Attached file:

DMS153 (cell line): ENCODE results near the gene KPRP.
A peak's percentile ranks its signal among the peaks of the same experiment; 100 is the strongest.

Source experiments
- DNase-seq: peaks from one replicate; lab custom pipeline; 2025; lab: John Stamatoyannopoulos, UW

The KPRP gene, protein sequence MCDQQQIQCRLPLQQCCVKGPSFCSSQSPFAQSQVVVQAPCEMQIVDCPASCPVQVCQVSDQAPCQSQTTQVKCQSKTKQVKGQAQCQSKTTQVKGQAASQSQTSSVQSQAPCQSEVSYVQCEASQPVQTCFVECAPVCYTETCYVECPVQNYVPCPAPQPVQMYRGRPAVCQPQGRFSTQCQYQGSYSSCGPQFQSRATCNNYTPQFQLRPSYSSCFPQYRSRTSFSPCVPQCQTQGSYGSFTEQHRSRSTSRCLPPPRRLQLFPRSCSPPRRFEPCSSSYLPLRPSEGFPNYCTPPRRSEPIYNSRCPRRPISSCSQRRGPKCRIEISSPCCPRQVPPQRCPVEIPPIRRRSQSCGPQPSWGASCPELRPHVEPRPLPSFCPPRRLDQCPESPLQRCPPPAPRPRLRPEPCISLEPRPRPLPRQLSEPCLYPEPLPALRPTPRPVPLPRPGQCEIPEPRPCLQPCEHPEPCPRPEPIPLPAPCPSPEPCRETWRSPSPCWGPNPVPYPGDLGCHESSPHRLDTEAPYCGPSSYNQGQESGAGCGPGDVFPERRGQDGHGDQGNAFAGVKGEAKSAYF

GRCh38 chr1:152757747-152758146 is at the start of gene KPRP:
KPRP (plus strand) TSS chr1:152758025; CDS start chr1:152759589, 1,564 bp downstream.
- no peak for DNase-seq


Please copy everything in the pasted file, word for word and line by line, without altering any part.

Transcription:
DMS153 (cell line): ENCODE results near the gene KPRP.
A peak's percentile ranks its signal among the peaks of the same experiment; 100 is the strongest.

Source experiments
- DNase-seq: peaks from one replicate; lab custom pipeline; 2025; lab: John Stamatoyannopoulos, UW

The KPRP gene, protein sequence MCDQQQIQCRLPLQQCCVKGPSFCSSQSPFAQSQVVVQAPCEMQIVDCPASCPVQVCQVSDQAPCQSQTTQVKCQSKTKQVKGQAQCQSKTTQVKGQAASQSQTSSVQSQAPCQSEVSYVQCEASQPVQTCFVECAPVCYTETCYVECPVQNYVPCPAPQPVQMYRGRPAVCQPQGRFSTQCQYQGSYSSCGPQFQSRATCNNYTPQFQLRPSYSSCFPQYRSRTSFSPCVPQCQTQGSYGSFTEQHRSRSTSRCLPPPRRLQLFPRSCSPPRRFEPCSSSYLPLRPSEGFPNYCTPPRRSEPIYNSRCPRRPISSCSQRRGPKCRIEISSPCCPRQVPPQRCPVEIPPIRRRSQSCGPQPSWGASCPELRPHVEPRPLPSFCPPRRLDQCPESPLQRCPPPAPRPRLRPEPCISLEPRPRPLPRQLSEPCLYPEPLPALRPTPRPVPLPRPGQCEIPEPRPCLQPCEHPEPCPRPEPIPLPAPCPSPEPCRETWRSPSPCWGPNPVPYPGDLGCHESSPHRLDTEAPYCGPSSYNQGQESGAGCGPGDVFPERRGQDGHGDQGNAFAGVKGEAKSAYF

GRCh38 chr1:152757747-152758146 is at the start of gene KPRP:
KPRP (plus strand) TSS chr1:152758025; CDS start chr1:152759589, 1,564 bp downstream.
- no peak for DNase-seq